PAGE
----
Tuesday, December 6, 2011

Mastectomy or Lumpectomy Plus Radiation: The Latest (and Longest) Study

Women with breast cancer have two surgical options - mastectomy or lumpectomy plus radiation, also known as breast conserving surgery or breast conservation therapy.

Both have pros and cons, but which is better in terms of survival and recurrence?

Today we'll share the latest (and longest) study, a 25 year follow-up of the National Cancer Institute (NCI) Breast Conservation Trial. A link to the full-text of the study, published online in Breast Cancer Research and Treatment on November 24, may be found on the Breast Conserving Surgery page of our website.

Background: Six studies found similar survival outcomes

Six major trials have compared survival rates of the two surgical options. To date, all have found lumpectomy plus radiation to be an "accepted alternative" to mastectomy with "similar survival outcomes." (Links to the various study abstracts may be found in the References section at the end of the current study.)

In addition, a meta-analysis of all six trials conducted by the Early Breast Cancer Trialist Group Collaboration "confirmed the noninferiority of breast conservation therapy compared with mastectomy," despite differences in eligibility criteria and treatment technique between trials.

The current study is one of the original six. It shares data from a 25.7 year median follow-up. It is a relatively small study, but the longest reported follow-up to date.

The NCI study design

Between 1979 and 1987, 247 women with breast tumors measuring 5cm or less were randomized to receive either lumpectomy plus radiation or a mastectomy. All women were treated with chemotherapy (Adriamycin (doxorubicin) and Cytoxan (cyclophosphamide)). After 1985, postmenopausal women with node-positive, estrogen-receptor positive breast cancer were also given tamoxifen for five years.

No difference in overall survival

Similar to the other five studies, the current NCI study demonstrated "no survival differences when comparing lumpectomy followed by whole breast irradiation versus mastectomy."

After 25 years, however, there was a "slight" survival advantage in the mastectomy group.

Predictors of decreased survival included patient age older than 50, left-sided tumors, tumor size greater than 2cm and more than 4 positive lymph nodes.

No difference in risk of metastasis

The study found "no significant difference in risk of distant metastasis" between the two arms.

High rate of recurrence in the same breast as the lumpectomy

Even though survival and metastasis rates were similar, the NCI study found a high rate of tumor recurrence in the breast treated with a lumpectomy. "More than 1 out of every 5 patients (22.3%)" in the lumpectomy group experienced a recurrence in the same breast requiring a salvage mastectomy.

The authors note that recent research suggests that same-breast recurrences may be a risk factor for decreased survival. However, in this study, even though 27 patients experienced a same-breast recurrence, there was no survival difference between the two groups.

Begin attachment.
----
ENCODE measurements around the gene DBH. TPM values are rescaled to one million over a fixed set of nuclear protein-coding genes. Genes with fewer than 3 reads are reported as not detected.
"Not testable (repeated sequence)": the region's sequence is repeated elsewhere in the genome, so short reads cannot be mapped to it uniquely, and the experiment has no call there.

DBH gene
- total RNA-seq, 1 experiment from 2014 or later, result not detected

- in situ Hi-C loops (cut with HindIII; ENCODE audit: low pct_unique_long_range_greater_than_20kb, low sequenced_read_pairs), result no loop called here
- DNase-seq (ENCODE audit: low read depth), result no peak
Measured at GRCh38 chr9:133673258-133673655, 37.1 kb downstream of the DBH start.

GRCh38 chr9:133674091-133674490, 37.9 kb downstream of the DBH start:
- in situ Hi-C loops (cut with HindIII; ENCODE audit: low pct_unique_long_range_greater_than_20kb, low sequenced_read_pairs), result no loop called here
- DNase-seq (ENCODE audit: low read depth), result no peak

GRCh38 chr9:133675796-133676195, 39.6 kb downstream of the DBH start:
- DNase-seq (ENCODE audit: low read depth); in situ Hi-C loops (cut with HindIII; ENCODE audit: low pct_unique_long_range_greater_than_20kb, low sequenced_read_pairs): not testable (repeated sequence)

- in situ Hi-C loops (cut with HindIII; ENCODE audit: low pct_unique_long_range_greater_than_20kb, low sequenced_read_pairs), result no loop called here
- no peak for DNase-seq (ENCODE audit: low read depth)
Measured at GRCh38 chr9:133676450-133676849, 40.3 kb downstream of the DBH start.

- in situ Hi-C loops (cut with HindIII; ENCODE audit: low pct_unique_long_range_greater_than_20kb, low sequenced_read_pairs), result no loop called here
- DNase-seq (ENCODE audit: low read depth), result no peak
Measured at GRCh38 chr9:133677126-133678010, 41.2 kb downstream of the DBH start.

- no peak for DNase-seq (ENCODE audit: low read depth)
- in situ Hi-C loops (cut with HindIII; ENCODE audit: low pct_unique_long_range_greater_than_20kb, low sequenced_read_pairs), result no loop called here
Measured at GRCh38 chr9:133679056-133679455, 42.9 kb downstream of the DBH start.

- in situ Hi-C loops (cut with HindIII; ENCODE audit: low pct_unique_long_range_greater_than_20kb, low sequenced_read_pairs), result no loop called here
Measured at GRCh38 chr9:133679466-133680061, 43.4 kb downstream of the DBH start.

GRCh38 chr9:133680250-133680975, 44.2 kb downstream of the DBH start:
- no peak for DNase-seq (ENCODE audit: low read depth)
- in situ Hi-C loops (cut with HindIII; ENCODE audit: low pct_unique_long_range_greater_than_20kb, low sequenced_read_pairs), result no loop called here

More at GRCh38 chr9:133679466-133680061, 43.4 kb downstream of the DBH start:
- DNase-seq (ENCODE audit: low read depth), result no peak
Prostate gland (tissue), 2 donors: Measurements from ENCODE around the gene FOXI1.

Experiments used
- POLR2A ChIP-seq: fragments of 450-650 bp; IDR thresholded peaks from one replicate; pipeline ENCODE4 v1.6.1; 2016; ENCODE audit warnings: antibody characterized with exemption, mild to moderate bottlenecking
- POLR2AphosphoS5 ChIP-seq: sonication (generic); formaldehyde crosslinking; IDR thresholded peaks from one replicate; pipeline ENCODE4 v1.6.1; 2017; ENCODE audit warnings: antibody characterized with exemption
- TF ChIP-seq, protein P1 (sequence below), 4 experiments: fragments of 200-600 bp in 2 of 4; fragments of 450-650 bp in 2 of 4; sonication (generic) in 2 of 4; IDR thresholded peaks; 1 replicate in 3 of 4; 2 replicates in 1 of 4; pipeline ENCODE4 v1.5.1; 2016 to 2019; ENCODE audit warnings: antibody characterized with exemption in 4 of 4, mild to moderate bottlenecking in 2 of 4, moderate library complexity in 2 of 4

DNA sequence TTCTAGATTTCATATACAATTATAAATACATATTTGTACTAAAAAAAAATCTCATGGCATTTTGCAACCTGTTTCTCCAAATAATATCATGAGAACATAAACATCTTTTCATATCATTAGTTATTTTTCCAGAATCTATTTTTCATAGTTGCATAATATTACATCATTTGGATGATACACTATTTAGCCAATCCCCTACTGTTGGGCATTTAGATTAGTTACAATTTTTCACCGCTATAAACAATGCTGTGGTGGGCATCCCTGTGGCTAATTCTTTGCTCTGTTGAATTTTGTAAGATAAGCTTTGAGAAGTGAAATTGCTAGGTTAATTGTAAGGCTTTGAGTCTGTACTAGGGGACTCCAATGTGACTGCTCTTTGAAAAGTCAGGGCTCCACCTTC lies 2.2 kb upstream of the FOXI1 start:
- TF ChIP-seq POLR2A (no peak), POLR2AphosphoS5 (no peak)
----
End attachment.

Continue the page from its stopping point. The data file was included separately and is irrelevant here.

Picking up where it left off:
There are several possible reasons why the rate of same-breast recurrence in this study may be greater than in the other studies.

First, the new tumor may actually be a new cancer, not a recurrence. In fact, there were 11 cancers in the opposite breast in the lumpectomy group and 15 in the mastectomy group, demonstrating that new cancers can develop over time.

In addition, the recurrence rate may be higher because this is a longer study. In fact, 3 of the recurrences occurred after a patient had been disease-free for 20 years.

Also, by design, the NCI study included women with larger tumors. The trials with lower same-breast recurrence rates included smaller-tumors and "more stringent margin evaluation." It may be that the patients in this study were already at a higher-risk of recurrence.

Long-term side effects of radiation therapy

As part of the discussion, the authors wondered if the long-term side effects of radiation might have affected survival in lumpectomy group.

A previous meta-analysis suggested "a 1.3% increase in non-breast cancer death in patients receiving radiotherapy after surgery." Although there were 5 more non-breast cancer deaths in the lumpectomy group, this trial was "not adequately powered to detect late differences in non-breast mortality."

However, left-sided cancer was "a significant predictor" of mortality. Radiation to the left-breast has been associated with cardiotoxicity in other studies. The NCI is currently conducting "extensive cardiac studies" of the 60 surviving patients in this trial.

The authors conclude that now that patients are living longer, minimizing treatment toxicity "has become a priority."

This is only the latest study on breast conserving surgery. For two-years of news and research on this and other treatment options, please visit our LATESTBreastCancer.com website. You may start exploring by clicking the Treatments tab.

As a final note, triple-negative breast cancer is a special situation. We discussed the latest research on mastectomies and lumpectomies plus radiation for triple-negative patients in our August 31 blog.

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